Guaranteeing universal access to long-term care and the financial sustainability of long-term care systems for older people

Key points

The Committee

  • considers that dependency on care is one of life's risks, the impact of which is difficult for an individual to bear alone and which therefore calls for an intergenerational solidarity-based shared responsibility; the form which this responsibility takes must be decided mainly at national or regional level, taking account of different family and tax structures, employment situations, mobility, housing, population density, established traditions and attitudes;
  • finds that it is both right and necessary for the subject to be dealt with by the EU institutions; the exchange of experience, through the open method of coordination for example, has a particularly important role to play here, and in some cases legislative measures are also needed;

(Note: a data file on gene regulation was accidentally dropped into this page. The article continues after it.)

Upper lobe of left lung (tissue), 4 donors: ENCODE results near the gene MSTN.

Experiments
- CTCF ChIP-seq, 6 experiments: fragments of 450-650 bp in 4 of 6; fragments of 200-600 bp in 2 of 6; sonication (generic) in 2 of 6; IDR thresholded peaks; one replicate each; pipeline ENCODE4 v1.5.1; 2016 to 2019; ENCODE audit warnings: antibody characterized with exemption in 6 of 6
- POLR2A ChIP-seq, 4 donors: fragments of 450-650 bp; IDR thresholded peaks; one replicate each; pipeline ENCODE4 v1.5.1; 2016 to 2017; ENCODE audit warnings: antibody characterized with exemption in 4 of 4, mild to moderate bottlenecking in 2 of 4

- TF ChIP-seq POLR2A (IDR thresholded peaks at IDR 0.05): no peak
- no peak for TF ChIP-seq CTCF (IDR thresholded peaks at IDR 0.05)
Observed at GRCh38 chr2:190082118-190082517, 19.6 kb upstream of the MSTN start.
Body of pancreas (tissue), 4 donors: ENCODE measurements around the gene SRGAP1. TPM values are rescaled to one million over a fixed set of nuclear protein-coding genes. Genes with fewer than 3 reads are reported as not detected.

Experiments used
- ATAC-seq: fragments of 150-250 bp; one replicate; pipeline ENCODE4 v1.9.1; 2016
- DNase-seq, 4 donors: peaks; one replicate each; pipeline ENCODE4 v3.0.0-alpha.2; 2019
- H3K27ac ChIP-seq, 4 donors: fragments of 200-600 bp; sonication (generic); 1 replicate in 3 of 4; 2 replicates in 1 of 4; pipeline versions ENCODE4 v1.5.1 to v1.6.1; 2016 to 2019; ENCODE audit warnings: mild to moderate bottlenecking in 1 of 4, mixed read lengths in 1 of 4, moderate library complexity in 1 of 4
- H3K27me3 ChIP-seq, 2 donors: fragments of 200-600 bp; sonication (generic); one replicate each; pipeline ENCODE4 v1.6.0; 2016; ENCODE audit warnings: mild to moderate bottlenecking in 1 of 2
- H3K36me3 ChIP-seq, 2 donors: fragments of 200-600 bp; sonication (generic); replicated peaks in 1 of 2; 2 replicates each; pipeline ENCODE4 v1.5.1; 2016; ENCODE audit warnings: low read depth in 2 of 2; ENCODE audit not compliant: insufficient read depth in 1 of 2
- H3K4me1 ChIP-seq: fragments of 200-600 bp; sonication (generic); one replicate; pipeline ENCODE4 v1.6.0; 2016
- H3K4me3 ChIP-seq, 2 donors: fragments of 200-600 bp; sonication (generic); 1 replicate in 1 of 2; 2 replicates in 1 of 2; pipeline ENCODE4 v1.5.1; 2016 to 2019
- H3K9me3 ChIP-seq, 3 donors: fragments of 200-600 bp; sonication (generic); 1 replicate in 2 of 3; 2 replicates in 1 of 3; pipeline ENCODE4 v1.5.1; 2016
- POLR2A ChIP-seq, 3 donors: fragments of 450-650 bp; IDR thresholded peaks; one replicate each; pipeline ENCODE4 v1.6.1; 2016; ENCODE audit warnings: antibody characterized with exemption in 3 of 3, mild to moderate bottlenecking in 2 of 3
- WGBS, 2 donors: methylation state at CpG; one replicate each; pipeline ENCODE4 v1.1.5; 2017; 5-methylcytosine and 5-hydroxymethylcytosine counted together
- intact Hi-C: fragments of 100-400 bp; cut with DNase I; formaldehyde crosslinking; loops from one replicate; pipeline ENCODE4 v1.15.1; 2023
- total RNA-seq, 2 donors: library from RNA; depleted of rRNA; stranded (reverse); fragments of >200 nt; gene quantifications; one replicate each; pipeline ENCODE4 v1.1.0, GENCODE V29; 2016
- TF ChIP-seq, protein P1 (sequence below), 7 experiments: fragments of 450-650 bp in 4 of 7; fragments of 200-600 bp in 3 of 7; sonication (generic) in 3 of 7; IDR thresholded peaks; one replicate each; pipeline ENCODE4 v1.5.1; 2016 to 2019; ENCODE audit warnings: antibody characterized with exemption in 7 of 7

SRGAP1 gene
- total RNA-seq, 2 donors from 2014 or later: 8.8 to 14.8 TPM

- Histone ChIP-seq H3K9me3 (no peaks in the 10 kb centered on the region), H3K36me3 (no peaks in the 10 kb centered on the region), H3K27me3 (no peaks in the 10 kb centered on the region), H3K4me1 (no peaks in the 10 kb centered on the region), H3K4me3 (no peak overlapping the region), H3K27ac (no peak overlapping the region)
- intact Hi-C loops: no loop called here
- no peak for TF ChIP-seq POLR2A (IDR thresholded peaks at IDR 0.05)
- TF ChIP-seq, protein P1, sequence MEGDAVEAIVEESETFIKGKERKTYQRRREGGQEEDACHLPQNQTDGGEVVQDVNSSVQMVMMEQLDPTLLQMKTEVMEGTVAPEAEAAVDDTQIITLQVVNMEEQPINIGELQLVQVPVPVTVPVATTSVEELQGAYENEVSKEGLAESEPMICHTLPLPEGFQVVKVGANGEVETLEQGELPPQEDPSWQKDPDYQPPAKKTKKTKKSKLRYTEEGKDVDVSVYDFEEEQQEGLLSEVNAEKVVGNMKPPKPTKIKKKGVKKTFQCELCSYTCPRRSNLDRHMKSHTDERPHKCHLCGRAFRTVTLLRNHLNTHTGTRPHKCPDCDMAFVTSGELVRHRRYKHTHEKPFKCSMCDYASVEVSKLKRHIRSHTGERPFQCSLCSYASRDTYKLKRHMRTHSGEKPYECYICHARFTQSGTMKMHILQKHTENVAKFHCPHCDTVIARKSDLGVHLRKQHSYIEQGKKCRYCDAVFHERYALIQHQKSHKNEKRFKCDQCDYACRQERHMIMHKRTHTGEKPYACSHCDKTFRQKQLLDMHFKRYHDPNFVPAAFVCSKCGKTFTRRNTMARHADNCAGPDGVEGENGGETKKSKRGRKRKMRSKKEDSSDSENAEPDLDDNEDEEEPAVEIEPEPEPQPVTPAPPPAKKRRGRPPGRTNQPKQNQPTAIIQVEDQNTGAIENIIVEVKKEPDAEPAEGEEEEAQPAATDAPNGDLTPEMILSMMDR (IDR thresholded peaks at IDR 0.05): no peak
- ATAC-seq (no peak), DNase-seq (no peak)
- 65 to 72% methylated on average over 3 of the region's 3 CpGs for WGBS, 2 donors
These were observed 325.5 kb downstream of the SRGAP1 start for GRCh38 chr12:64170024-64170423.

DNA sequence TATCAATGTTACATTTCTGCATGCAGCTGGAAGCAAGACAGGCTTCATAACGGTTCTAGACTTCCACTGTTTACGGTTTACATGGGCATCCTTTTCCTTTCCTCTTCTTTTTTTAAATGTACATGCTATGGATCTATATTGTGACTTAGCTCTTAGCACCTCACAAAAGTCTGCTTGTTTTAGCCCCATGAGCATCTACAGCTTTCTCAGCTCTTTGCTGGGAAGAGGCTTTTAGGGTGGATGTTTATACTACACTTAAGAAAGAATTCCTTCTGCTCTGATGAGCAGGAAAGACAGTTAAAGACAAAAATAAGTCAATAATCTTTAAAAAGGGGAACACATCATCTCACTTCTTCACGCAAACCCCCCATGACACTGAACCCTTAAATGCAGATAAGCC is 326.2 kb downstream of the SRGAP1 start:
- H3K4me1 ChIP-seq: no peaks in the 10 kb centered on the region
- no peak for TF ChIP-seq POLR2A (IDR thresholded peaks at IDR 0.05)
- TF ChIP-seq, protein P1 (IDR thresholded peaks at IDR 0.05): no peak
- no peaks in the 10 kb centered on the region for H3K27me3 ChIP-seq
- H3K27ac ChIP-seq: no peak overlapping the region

• underlines that facing up to the needs resulting from the increase in life expectancy requires tackling difficult questions of intergenerational justice and solidarity; the ultimate objective must be to make it possible for old and very old people in Europe to live their lives safely and with dignity, even if they are dependent on care, while at the same time ensuring that this does not impose unbearable burdens on the younger generations;
  • calls on the European Council and the Commission, together with the Member States, to tackle the problems of an ageing population as a matter of urgency;
  • puts forward a number of recommendations in relation to "Financing and affordability", "Care and supply of services", "Care workers", "Care in the family", "Rules, standards and quality" and "Use of information and communication technologies".